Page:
- VI. The Library at Shaw’s Corner
[Some Principal Shaw Research Sources]
Shaw had no collectors’ instinct for books. The handful he chose to transport to London on his emigration in 1876 was left behind in Fitzroy Square when he married and moved to Adelphi Terrace, eventually to be appropriated by relations or sold when his mother vacated the Square in 1906. Many books acquired in Shaw’s early years as a reviewer were dispersed (moral principles forbidding him to sell them for needed cash) through institutions like the Kyrle Society, which serviced the wards in charity hospitals. When the Shaws traveled, each toted a crammed bag of books, but abandoned volumes in hotel or guest bedrooms, train compartments, and ship cabins once they’d been read.
In spite of Shaw’s lack of literary acquisitiveness, bookshelves in town and country grew crowded with copies of his own works, with hundreds of presentation copies inscribed by their authors, and with accumulated reference tools: postal directories, dictionaries, encyclopedias, Pitman manuals of phonography, and Bibles, of which he had more than a dozen variants, from Tyndale to Ronald Knox, at the ready for his need. As the [End Page 157] Shaws eschewed bookplates or ownership signatures, it is rarely possible to distinguish the acquirer of any but presentation books, though one may reasonably assume that most of the works on political theory, economics, and social history were his, while most of the collections of sacred books and philosophic systems (Koran, Vedanta, Upanishads) and studies of occultism and mysticism or treatises on meditation were Charlotte’s.
Not until nearly six years after Charlotte’s death did Shaw, approaching ninety-three, dispose of his London flat and its possessions. “VALUABLE PRINTED BOOKS . . . Sold by Order of G. Bernard Shaw, Esq.” were advertised for auction by Sotheby’s in a catalogue that included several of his showiest holdings, into which he had copied inscriptions drafted to enhance their value. (These were published in Shaw, Flyleaves, 1977.) Sotheby further conspired to insert into each book an unprepossessing pink label, printed in Gothic: “Ex Libris. Bernard Shaw.” The effort was unavailing. Although many of the volumes were fine inscribed presentations from the likes of Woolf, Yeats, O’Casey, and Wells, the sale’s total came to a pitiable £2570.5.0, for over eleven hundred volumes, most of which, Shaw confessed before the sale, he hadn’t known he owned until he perused the catalogue.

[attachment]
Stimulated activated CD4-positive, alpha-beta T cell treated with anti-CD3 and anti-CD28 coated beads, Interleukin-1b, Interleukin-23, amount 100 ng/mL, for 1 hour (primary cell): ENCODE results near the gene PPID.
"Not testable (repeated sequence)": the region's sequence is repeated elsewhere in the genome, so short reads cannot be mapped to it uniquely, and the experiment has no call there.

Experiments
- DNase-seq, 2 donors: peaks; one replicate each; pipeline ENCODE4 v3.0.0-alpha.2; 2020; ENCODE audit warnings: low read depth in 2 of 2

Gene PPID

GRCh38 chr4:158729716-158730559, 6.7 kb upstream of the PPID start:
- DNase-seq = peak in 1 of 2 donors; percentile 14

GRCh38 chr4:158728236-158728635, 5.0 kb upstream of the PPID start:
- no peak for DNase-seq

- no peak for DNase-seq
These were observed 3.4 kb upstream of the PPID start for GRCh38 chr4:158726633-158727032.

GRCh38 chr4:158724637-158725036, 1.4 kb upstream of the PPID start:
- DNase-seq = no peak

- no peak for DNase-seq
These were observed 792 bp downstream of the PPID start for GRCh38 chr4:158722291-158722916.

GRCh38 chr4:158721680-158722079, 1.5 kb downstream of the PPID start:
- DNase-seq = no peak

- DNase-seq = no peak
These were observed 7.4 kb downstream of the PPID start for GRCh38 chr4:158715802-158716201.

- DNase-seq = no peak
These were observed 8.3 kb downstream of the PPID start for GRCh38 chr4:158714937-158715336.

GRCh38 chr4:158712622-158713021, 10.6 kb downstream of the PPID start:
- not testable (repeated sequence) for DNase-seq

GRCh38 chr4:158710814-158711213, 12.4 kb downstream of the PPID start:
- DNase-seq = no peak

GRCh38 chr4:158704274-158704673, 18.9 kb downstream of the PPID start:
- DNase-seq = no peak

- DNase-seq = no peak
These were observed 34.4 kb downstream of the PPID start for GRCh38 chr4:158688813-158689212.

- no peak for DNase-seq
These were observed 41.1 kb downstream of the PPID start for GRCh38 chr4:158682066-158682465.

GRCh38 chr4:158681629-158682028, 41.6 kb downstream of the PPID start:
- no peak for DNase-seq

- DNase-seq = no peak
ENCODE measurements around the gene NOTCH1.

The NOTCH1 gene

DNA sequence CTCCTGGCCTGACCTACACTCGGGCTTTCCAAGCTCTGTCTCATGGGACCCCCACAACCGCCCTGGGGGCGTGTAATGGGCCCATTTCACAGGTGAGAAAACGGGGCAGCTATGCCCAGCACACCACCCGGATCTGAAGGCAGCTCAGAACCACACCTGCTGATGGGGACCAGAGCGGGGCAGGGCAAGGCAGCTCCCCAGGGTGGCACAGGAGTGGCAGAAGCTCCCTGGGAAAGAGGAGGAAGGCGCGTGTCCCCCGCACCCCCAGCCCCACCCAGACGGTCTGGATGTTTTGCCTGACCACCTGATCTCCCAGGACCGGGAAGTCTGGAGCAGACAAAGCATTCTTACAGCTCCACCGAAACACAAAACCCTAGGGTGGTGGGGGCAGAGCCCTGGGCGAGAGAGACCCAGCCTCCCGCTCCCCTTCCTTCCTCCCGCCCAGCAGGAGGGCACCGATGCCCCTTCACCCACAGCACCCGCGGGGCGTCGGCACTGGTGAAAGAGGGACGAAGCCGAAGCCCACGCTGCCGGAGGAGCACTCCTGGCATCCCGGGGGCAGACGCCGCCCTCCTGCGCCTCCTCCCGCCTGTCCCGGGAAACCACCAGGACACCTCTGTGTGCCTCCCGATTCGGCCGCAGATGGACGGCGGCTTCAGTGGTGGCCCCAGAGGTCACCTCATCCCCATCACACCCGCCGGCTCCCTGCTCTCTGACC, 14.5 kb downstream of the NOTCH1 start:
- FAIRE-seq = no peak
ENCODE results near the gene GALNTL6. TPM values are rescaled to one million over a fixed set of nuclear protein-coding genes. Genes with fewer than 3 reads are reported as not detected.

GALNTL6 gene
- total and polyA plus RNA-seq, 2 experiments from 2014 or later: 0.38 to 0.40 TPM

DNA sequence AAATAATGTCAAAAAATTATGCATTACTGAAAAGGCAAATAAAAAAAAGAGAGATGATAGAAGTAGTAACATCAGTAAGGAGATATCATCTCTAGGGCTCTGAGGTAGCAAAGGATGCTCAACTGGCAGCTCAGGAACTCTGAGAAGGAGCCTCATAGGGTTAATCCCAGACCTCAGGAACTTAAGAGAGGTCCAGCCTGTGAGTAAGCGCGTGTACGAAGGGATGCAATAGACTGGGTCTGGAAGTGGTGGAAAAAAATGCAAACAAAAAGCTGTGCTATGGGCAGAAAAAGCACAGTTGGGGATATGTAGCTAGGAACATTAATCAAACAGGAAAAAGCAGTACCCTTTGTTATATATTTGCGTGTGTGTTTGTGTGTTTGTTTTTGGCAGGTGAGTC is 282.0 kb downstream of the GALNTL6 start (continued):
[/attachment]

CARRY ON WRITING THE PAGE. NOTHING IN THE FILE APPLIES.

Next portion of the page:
The residue of the Shaws’ book (and music) accumulation survived intact because, when Shaw in 1944 presented Shaw’s Corner to the National Trust, the vesting deed guaranteed retention there of all the furnishings, art works, and books. The Shaw “library” at Ayot St. Lawrence, shelfmarked and catalogued in 1980 by a past custodian, G. Fraser Gallie, consists of more than three thousand volumes (exclusive of duplications), housed in the downstairs study and drawing room and in an upstairs guest bedroom (whose frequent occupant had been Lawrence of Arabia), now outfitted with shelved books and identified as the Lawrence Room.
A swift glance will suffice to recognize the extraordinary eclecticism of the collection: Homer, Gibbon, Trotsky, Cowper, Rousseau, Saroyan, Kipling, Croce, Dean Inge, William James, Swami Sivanandra, Jung, Thoreau, Lillian Hellman, Upton Sinclair’s Lanny Budd series, and Jacques Barzun, in disorderly array. The shelves bulge with Ignatyev’s A Subaltern in Old Russia, a life of Pythagoras, the Blarney Annual, Jack B. Yeats’s La, La, Noo, Turner’s Watercolours at Farnley Hall, R.L. Simon’s Miniature Photography, Joyce’s Dubliners, Partridge’s history of the legal deposit of books, and S.W. Cort’s Cancer: Is the Dog the Cause?
Everywhere one encounters happy surprises: an inscribed copy, from “il suo ferventissimo animaratore Luigi Pirandello,” of the English translation of Six Characters in Search of an Author, posted from Rome a month before the two dramatists met in London in November 1923; a presentation of Winston Churchill’s Great Contemporaries (1937) with an added personal postscript message; a fragile pamphlet The Story of the Irish Citizen [End Page 158] Army (1919) by P.O. Cathasaigh, later to be known as Sean O’Casey; a rare...